Over the past few weeks, there has been debate about the Government’s Carbon Pollution Reduction Scheme (CPRS) and how, under the scheme, voluntary actions like putting solar panels on your roof will not reduce emissions. Penny Wong’s response to this criticism has been to argue that this is false because voluntary action allows the Government to set more ambitious targets in the following year.
Either Wong doesn’t understand her own scheme or she is deliberately lying.
Under the CPRS, the caps will be set for a minimum of five years. If the international commitment period is longer than five years, the caps might be extended to the end of this period. The scheme caps will be updated each year, to maintain “a minimum five-year certainty period”.
In addition to the certainty period, there will be “gateways”, which are essentially a range within which the cap will fall beyond the certainty period. The gateways will be set for each year from the end of the certainty period to the end of the gateway period, which the White Paper says will be up to ten years. The gateways will be reviewed every five years, meaning the length of the gateway period will fluctuate from year-to-year.
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The combined effect of these rules is to provide at least 10 to 15 years of caps — 5 years of set caps and 10 years of a cap range. Consequently, Wong is wrong to suggest the Government will be able to reduce the cap to account for voluntary action in the following year.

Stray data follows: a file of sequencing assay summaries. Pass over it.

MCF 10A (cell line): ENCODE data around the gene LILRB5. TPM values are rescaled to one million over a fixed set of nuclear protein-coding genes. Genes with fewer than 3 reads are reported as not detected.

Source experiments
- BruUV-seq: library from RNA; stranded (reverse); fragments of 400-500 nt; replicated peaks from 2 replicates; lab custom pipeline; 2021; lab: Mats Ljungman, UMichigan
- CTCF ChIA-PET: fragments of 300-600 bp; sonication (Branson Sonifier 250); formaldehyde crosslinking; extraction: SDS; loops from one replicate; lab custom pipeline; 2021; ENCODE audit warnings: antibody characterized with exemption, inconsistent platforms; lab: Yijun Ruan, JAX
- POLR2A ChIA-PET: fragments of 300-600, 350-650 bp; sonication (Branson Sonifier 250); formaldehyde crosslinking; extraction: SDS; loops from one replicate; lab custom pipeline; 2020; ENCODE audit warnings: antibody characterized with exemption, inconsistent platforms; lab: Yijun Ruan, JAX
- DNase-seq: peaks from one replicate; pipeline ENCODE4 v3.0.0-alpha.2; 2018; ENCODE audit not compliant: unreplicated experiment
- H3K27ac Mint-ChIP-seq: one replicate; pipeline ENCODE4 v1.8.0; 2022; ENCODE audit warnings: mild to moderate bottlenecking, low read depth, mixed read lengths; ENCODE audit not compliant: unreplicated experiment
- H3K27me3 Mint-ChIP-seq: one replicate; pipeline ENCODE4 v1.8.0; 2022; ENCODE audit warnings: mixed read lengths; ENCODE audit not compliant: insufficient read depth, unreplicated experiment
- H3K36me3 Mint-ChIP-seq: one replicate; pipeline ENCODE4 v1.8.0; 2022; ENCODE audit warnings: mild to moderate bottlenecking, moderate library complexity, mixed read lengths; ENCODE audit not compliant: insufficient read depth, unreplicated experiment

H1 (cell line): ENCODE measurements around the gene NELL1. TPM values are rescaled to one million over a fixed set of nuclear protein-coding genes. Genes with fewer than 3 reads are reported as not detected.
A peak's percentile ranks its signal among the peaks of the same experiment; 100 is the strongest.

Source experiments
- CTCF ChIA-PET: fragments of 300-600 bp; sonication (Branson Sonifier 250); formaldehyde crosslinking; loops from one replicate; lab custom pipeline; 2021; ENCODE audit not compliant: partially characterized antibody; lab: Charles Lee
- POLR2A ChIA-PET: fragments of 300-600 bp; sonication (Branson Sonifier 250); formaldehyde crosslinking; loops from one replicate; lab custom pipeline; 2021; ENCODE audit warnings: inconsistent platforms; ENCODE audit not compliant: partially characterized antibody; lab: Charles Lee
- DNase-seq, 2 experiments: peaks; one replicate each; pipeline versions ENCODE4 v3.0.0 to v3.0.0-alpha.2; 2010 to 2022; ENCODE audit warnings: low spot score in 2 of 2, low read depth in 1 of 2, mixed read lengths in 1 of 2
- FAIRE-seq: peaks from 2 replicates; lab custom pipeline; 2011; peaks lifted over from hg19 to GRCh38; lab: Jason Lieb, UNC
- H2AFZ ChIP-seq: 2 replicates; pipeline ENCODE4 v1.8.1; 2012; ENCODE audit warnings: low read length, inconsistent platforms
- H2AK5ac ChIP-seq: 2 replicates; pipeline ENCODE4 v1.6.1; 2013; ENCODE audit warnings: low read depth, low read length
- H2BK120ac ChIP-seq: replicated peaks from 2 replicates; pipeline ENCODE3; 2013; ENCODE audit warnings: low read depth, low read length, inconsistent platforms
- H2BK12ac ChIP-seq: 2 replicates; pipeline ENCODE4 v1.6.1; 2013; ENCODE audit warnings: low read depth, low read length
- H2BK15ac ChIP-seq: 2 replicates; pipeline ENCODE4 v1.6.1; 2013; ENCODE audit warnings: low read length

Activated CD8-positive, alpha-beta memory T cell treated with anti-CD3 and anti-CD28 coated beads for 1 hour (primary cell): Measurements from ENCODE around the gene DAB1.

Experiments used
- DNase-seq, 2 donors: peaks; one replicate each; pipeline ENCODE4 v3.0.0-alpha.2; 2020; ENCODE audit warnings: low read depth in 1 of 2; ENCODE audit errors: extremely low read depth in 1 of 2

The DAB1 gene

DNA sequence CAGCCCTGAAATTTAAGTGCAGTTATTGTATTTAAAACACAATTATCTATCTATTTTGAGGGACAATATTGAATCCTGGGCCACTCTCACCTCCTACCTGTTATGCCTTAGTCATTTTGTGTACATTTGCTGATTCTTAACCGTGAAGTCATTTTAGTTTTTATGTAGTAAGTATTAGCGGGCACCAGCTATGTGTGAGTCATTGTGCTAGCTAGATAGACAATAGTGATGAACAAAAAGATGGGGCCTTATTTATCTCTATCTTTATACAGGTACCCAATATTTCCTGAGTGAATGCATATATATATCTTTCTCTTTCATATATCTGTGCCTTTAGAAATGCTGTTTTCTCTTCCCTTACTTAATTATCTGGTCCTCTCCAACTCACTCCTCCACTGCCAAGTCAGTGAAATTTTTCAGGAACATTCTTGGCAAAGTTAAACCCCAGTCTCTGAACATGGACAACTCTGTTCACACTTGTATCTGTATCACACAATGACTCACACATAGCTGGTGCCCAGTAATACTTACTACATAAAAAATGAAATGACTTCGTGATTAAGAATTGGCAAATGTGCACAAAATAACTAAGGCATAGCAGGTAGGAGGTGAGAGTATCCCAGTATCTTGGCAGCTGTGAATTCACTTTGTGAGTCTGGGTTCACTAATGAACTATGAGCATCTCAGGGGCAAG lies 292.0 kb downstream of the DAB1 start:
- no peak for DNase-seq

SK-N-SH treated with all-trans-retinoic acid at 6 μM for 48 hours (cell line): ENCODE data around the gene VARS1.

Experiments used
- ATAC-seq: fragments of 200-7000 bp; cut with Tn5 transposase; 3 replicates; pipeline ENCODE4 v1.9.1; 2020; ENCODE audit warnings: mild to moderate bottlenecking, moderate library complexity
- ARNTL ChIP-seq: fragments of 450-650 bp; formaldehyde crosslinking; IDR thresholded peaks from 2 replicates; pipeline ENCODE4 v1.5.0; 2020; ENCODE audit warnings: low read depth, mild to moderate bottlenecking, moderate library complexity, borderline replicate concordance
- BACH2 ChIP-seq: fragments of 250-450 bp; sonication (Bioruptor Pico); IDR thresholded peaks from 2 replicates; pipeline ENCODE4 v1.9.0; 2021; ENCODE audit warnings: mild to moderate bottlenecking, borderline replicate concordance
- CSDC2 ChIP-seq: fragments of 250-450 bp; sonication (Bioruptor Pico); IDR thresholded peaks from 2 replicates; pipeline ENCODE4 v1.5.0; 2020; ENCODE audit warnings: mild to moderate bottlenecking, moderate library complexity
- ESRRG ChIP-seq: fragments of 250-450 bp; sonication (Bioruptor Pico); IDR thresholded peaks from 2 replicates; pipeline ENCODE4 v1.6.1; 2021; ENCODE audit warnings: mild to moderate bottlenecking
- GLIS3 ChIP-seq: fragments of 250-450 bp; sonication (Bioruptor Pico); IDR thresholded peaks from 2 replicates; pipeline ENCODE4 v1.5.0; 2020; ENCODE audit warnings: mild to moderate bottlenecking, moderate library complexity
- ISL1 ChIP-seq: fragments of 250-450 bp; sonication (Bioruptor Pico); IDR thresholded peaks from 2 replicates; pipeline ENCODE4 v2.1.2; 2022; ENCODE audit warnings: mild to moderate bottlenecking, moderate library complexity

Once the scheme starts, the best she’ll be able to do is reduce the cap five years in advance, and even then her capacity to do so will be limited by the gateways. Further, if the Government chooses to extend the certainty period to the end of the international commitment period, she may be unable to change the cap at all until sometime around 2020.
Of course, all the talk about voluntary action is a storm in a teacup. Voluntary action was never going to play a significant part in reducing Australia’s emissions.
The real environmental hole in the White Paper is the proposed national target range for 2020 (5-15% below 2000 levels). This is light years away from where Australia must be if there is a desire to keep the atmospheric concentration of greenhouse gases below 550 parts per million.
The block on voluntary action (and any complementary measure) reducing emissions merely means there is no way to improve the environmental effectiveness of the scheme once it starts.
Some people have suggested that voluntary action will still survive under the CPRS because individuals will be able to club together to buy and surrender permits. In doing so, they will be able to make up for the Government’s weak target, or so the argument goes. This is true — voluntarily surrendering permits will reduce emissions. However, the extent of abatement through such voluntary action is likely to be tiny.
The operating revenue of Australia’s four largest conservation organisations is around $60 million per annum. Let’s make the wildly optimistic assumption that all of this money is directed to buying and retiring permits, which will cost around $25 each and will equate to one tonne of CO2-e. This would reduce emissions by 2.4 million tonnes, or less than 0.5% of Australia’s annual total. This is hardly the type of rescue package the CPRS needs.
The only way to revive the environmental credibility of the CPRS is for the Government to commit to stronger targets.